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Broadcom Hit With Interim Demands By EU In Antitrust Case

Broadcom Hit With Interim Demands By EU In Antitrust Case
The exclusivity clauses with TV and modem makers that the US chipmaker Broadcom possess has been asked to be scrapped by EU antitrust regulators so that no  irreparable harm to the market is done even as the regulators are probing whether this business strategy and some others have been created to put rivals at a disadvantage.
The possibility of the dominance of Broadcom in the TV and modem chipset markets and business agreement between the US chip maker and the seven major clients which with the outcome that the companies were forced to purchase chips only from Broadcom has forced the European Commission to put in the so-called interim measures –the first in 18 years, the commission said.
Broadcom was delivered a statement of objections, or charge sheet by the EU competition enforcer on Wednesday. That document essentially describes the reasons for the requirement of such measures. Broadcom can reply in two weeks time. The US chipmaker can also seek a closed door hearing for putting up its defence.
The high bar proving lasting harm makes taking such measures quite rare. In 2001, German insurer IMS Health was imposed with similar interim measures by the Commission due to the possibility of serious and irreparable damage being caused to two rivals.
Wi-Fi, Bluetooth and GPS connectivity in smartphones is powered by the communications chips manufactured by the San Jose, California-based company.
Enforcers were sending a strong signal, said Commission chief economist Tommaso Valletti.
"This is good because it says to the company: you are doing something which is possibly noxious. Stop now. Immediate effect. To the extent this is foreclosing others, then it stops now, not in 10 years," Valletti said in a tweet.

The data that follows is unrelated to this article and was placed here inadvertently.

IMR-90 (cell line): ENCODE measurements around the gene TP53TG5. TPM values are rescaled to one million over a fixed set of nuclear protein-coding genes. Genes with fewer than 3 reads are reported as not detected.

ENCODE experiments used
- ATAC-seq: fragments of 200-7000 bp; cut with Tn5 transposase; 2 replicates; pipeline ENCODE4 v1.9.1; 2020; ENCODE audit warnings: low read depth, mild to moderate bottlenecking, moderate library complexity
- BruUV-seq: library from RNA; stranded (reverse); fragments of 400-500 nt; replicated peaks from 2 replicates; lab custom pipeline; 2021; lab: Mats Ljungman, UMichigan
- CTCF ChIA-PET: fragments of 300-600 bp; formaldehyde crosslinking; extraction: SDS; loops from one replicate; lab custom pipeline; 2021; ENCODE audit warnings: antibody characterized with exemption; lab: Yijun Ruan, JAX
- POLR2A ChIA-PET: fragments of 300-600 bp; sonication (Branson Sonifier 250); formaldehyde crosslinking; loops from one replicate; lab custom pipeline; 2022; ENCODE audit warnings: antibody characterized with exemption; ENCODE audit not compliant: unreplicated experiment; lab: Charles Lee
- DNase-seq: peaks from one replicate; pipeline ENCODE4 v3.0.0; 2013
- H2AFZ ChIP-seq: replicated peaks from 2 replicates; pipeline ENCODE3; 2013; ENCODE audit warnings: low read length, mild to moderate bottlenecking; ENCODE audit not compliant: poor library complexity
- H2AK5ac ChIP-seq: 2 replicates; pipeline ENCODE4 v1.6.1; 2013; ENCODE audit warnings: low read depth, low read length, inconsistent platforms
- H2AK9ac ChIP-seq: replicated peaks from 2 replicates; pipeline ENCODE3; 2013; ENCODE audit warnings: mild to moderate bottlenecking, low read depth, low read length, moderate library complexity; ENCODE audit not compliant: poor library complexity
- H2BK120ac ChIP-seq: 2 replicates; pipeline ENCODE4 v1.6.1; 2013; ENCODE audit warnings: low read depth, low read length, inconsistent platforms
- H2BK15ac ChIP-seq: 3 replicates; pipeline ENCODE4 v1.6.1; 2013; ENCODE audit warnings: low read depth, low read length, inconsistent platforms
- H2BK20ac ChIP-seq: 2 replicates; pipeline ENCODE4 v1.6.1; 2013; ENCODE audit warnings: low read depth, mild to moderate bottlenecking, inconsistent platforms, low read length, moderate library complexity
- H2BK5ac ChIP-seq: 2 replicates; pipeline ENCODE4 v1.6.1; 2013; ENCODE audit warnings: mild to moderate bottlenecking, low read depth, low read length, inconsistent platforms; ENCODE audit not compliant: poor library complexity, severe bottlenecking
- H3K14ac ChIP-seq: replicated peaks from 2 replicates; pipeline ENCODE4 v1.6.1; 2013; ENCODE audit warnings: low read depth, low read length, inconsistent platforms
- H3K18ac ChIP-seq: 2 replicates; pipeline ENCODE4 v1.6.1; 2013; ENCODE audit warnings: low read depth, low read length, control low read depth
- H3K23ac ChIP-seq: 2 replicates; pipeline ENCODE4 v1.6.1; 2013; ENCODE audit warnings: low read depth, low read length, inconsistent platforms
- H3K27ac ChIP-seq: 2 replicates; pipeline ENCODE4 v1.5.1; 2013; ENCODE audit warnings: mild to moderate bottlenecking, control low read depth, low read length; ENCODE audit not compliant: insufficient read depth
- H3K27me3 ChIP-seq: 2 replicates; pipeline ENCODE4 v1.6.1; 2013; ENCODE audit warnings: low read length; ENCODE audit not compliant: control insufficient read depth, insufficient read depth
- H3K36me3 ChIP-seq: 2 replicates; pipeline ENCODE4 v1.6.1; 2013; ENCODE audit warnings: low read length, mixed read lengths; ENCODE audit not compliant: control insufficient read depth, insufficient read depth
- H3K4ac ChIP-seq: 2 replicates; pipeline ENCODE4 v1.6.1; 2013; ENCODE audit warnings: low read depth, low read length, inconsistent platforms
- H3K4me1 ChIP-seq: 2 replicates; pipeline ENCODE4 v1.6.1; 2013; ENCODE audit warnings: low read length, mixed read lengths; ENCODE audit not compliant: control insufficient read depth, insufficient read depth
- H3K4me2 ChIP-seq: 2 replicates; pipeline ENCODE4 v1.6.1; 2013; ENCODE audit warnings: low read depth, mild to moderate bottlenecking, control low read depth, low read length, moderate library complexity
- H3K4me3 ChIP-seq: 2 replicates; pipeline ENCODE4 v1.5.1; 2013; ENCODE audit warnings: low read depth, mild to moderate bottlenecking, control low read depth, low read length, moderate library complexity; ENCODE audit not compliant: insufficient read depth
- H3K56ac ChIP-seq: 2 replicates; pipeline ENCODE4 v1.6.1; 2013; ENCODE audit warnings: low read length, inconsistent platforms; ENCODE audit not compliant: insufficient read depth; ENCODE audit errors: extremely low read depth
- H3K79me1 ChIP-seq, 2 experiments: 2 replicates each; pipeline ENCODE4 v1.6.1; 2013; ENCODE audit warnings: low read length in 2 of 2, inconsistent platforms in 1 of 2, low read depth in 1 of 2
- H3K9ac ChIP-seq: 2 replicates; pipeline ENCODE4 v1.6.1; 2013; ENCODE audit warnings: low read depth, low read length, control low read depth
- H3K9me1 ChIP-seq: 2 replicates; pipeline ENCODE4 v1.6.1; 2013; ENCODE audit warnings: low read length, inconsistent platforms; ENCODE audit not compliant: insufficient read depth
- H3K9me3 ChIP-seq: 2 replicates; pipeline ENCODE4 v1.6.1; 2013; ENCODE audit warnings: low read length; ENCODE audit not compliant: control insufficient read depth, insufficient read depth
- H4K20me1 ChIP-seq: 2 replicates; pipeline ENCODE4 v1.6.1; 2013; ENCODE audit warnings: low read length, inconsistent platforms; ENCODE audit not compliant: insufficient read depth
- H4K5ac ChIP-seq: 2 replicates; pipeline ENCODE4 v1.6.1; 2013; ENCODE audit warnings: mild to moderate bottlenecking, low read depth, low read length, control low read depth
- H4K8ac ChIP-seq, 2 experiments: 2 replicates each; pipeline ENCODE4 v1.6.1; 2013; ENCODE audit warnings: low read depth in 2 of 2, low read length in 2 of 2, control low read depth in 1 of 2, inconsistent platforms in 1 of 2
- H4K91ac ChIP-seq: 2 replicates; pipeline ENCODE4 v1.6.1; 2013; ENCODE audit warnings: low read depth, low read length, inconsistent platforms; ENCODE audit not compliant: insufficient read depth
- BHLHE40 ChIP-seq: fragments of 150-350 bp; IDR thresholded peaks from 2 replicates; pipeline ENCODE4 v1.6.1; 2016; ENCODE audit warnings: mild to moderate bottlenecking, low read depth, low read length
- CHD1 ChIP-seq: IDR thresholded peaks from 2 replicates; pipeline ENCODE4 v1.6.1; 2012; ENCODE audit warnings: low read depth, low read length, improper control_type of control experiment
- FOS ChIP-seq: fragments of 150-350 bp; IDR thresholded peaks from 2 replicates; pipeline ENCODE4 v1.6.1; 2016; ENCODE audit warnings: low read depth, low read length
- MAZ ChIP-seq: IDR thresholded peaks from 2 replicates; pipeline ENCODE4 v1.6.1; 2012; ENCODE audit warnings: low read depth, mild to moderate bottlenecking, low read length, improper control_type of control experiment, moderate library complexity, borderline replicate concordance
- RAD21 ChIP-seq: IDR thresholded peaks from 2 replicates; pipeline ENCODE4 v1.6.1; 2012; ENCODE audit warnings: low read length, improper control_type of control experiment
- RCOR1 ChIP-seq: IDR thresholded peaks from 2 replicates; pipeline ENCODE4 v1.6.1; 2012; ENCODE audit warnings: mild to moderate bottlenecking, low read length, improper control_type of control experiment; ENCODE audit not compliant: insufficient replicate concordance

There are a number of business practices that it would investigate, the Commission said. Such business practices would include exclusive purchasing obligations, tying rebates or other benefits to exclusive or minimum purchase requirements, product bundling, abusive IP-related strategies and deliberately making it difficult for Broadcom products to function with rival products.
European Competition Commissioner Margrethe Vestager said in a statement that the customers of Broadcom – and eventually the consumers, are prevented from enjoying the benefits of choice and innovation because of the anti-competitive practices of the US chip maker.
While claiming that the concerns are "without merit", Broadcom said that it believes it complies with European Competition regulations. Board Broadcom does not expect that the Commission's move would have any material impact on its set-top box or broadband modem business, the company said in a filing with US regulators. Broadcom would not be prevented from selling its products because of the planned interim measures of the Commission, the company said.
According to EU rules, fines of up to 10 per cent of a company's global revenues for violation of EU regulations can be imposed by the Commission. In recent years, heavy fines were imposed by the EU on Alphabet unit Google and Qualcomm for violating anti-competition rules.

Christopher J. Mitchell

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